Data Engineering
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More About This Title Data Engineering


If you found a rusty old lamp on the beach, and upon touching it a genie appeared and granted you three wishes, what would you wish for? If you were wishing for a successful application development effort, most likely you would wish for accurate and robust data models, comprehensive data flow diagrams, and an acute understanding of human behavior.

The wish for well-designed conceptual and logical data models means the requirements are well-understood and that the design has been built with flexibility and extensibility leading to high application agility and low maintenance costs. The wish for detailed data flow diagrams means a concrete understanding of the business’ value chain exists and is documented. The wish to understand how we think means excellent team dynamics while analyzing, designing, and building the application.

Why search the beaches for genie lamps when instead you can read this book? Learn the skills required for modeling, value chain analysis, and team dynamics by following the journey the author and son go through in establishing a profitable summer lemonade business. This business grew from season to season proportionately with his adoption of important engineering principles. All of the concepts and principles are explained in a novel format, so you will learn the important messages while enjoying the story that unfolds within these pages.

The story is about an old man who has spent his life designing data models and databases and his newly adopted son. Father and son have a 54 year age difference that produces a large generation gap. The father attempts to narrow the generation gap by having his nine-year-old son earn his entertainment money. The son must run a summer business that turns a lemon grove into profits so he can buy new computers and games. As the son struggles for profits, it becomes increasingly clear that dad’s career in information technology can provide critical leverage in achieving success in business. The failures and successes of the son’s business over the summers are a microcosm of the ups and downs of many enterprises as they struggle to manage information technology.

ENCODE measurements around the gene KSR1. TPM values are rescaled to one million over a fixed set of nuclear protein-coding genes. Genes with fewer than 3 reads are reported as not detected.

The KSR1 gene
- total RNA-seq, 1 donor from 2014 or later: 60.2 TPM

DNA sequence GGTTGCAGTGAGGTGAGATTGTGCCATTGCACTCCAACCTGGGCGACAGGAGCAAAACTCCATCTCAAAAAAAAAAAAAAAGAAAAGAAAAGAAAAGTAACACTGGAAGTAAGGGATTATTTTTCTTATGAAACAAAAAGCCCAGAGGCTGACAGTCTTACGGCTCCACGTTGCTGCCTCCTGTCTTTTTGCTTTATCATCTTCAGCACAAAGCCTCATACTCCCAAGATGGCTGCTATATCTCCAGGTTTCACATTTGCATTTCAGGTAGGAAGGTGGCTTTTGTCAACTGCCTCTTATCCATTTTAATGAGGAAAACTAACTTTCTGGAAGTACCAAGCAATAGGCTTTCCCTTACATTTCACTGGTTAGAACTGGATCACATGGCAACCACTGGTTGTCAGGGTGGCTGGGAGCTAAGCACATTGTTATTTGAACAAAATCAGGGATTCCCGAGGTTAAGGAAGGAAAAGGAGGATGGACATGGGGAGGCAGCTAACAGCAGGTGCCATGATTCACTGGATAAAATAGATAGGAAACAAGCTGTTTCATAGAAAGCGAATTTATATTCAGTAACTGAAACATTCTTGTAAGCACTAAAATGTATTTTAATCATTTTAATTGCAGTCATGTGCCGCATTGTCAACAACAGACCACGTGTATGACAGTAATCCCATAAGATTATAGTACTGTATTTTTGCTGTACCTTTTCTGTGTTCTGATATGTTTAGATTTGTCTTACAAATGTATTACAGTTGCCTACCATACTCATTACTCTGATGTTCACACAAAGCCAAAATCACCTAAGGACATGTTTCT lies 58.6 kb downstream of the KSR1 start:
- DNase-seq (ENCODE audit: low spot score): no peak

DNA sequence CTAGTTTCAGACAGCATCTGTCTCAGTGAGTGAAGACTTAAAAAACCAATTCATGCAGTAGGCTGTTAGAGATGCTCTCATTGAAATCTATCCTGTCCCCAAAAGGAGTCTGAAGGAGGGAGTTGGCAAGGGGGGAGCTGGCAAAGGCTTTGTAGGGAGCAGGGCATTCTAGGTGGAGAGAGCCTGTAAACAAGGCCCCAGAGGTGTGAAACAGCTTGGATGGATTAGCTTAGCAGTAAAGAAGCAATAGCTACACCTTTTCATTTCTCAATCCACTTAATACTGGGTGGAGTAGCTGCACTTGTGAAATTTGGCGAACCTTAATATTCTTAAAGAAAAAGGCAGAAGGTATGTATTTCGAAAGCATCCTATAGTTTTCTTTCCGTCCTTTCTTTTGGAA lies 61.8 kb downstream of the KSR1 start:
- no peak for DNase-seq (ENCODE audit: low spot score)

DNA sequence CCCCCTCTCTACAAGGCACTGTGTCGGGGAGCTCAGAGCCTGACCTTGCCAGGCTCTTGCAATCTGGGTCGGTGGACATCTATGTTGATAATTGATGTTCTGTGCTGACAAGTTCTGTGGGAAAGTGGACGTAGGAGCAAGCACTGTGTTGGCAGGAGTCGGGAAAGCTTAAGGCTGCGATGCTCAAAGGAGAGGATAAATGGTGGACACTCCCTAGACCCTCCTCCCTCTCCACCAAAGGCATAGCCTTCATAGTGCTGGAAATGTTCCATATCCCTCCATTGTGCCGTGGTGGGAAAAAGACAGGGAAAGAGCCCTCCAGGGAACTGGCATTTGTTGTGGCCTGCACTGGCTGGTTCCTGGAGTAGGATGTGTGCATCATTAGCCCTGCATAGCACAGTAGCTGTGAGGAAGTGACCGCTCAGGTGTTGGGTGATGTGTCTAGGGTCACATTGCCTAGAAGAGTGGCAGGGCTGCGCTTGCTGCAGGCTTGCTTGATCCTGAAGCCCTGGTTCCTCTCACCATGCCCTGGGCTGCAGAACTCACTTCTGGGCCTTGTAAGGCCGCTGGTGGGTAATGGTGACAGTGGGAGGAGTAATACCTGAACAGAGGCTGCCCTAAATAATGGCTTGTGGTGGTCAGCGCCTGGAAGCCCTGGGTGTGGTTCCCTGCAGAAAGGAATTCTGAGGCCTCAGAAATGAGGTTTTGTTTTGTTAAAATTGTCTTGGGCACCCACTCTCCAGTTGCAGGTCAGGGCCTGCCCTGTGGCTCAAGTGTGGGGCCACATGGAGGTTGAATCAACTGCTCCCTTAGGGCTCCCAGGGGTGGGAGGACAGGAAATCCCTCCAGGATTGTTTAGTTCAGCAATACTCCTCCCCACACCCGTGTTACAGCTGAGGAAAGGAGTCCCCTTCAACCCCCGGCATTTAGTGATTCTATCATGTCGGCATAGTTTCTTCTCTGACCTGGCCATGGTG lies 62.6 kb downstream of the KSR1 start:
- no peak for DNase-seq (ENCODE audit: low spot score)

Brian started his data modeling career in the late 1970s while working as a consultant to the relational database gurus at IBM. Brian learned from John Zachman at IBM how to use the discipline of engineering when designing data. Brian works at Microsoft where during his 18 years he has served as Microsoft Corporate Data Administrator, Enterprise Architecture Lead Information Architect, Principal Architect, Development Manager and most-fun-one Developer. He spent 16 years with Boeing IT. Brian also worked as Solar Energy Designer, Executive of Boy Scouts of America, musician, comedian and poet and janitor.
Brian and his wife and two children live in the Seattle area. He teaches Aramaic in his Methodist church and can be seen on YouTube sounding at times like Jimi Hendrix. He is working on a book of poetry and loves teaching data modeling, database design and data integration. The human brain and the behavior it elicits have provided Brian with years of study in neurology, psychology, sociology and history.